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Old 01-22-2013, 11:15 AM   #8
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At what speed does handling become dicey... It varies. big time. Many factors apply, The suspension, how your rig is loaded, added handling aids, and what direction the wind is blowing from.

For example I have tooled down the highway with winds approaching 100 MPH, from dead astern, I mean tumble weeds were passing me like I had the brakes on and going STRAIGHT down the freeway..

Good thing I did not have to turn though. (Eventually I did turn but I was down to like 10MPH when I did it)
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Old 01-22-2013, 11:30 AM   #9
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When we made a trip out west in 2007, The winds were gusting to 70 MPH on several different days. We lost the front AC cover. The whole cover just blew off. I didn't enjoy it, but I was never afraid or felt in danger. Of course, I did slow down
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Old 01-23-2013, 06:42 AM   #10
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Originally Posted by ronjhall View Post
My problems with high winds seems to be they are hitting front of RV causing bad fuel economy.
I think a tail wind is like the unicorn, bigfoot, government really helping, et al. I have heard about all of these but...
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Old 01-23-2013, 06:53 AM   #11
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Quote:
Originally Posted by born2travel View Post
What can bite you is something blocking the wind for a bit (bridges, trucks, trees, berms, etc.), then the wind hitting you again when you clear the blockage. As long as you pay attention you should be fine.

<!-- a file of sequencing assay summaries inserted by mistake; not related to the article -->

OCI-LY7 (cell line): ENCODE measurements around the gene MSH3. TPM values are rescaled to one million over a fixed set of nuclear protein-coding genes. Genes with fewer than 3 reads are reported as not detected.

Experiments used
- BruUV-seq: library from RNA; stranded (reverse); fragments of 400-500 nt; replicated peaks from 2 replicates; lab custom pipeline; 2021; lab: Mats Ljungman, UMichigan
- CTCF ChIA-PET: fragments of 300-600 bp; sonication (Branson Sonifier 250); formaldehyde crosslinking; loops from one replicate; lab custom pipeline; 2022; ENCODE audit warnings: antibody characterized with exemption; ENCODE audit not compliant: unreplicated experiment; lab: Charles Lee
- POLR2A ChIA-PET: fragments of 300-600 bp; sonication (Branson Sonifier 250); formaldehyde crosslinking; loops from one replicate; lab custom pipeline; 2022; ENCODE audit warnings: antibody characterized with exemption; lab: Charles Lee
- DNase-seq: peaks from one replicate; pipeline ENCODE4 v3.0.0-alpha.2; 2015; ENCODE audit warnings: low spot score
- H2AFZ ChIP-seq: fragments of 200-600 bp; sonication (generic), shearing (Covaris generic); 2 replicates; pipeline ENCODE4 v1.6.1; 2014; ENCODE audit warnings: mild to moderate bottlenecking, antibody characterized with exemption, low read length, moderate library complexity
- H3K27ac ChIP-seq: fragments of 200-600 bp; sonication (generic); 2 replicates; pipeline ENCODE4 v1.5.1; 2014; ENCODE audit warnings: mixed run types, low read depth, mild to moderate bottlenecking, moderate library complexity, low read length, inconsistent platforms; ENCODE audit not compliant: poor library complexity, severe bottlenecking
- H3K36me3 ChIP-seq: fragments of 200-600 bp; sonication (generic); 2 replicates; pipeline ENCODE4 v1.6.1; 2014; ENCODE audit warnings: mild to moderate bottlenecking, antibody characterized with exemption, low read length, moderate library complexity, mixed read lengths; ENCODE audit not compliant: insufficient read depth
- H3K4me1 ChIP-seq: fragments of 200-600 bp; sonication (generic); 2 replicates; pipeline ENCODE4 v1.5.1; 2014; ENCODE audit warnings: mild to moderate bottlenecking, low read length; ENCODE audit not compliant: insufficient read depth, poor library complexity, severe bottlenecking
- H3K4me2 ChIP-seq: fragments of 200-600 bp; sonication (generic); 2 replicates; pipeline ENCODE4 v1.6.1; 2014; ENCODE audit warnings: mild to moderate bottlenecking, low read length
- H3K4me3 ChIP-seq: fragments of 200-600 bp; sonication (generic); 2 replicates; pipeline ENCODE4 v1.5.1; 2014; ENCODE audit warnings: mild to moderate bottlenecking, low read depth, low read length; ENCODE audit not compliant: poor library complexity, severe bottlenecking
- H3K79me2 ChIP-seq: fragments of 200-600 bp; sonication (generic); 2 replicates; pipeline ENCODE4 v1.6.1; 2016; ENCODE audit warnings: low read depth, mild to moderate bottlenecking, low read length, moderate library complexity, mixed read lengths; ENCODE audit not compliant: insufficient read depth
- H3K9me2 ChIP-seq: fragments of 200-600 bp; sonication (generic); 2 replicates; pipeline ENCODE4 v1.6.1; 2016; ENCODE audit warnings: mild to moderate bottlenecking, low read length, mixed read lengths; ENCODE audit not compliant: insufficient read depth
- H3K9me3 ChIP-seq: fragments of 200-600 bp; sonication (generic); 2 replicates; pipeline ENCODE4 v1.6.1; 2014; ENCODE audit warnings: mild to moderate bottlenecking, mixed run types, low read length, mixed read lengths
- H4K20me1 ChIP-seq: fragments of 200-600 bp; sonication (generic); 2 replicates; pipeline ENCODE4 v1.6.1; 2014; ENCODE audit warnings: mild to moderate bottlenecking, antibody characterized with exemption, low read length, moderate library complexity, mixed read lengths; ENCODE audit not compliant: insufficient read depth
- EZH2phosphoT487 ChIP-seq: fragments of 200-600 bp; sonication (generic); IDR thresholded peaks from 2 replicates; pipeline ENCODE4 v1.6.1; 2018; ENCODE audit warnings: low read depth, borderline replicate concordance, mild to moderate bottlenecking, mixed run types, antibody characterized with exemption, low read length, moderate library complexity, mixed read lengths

The bottom line is if it doesn't feel right - stop. If it feels right and everyone else is stopping - reevaluate what feels right.


Some times you just won't feel up to fighting cross winds. Your mental state plays a part in this. If you are tired then fighting the wind will tire you out faster. "Today" you might feel up to 30 MPH cross winds while the next day you just don't have the same energy.

My point is this. It doesn't matter if you are talking winds, road conditions and all other aspects of traveling that are less fun...your mental state has as much to do with safe operations as does the conditions themselves.
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Old 04-17-2013, 08:12 AM   #12
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Originally Posted by Clifftall View Post
You shouldn't have any issues with 15-20
It depends where it's hitting you. The worst would be broadside. I was in Co. once and began to get moved out of my lane with some gusts. We passed a rest stop and saw it filled with 18 wheelers. We got off and joined them. That's always a good indicator. I drove this past spring from Roswell NM to Sante Fe NM and my slide toppers on the drivers side were unfurling. The winds were 25-35 that day. I will avoid 25-35 in the future. Tomorrows another day. I'm retired

Cliff
Per-Retirement I would push it to keep on schedule to get home for work. Post-Retirement I have time to wait and enjoy the drive. Sustained >25 MPH I find someplace to park until it settles down.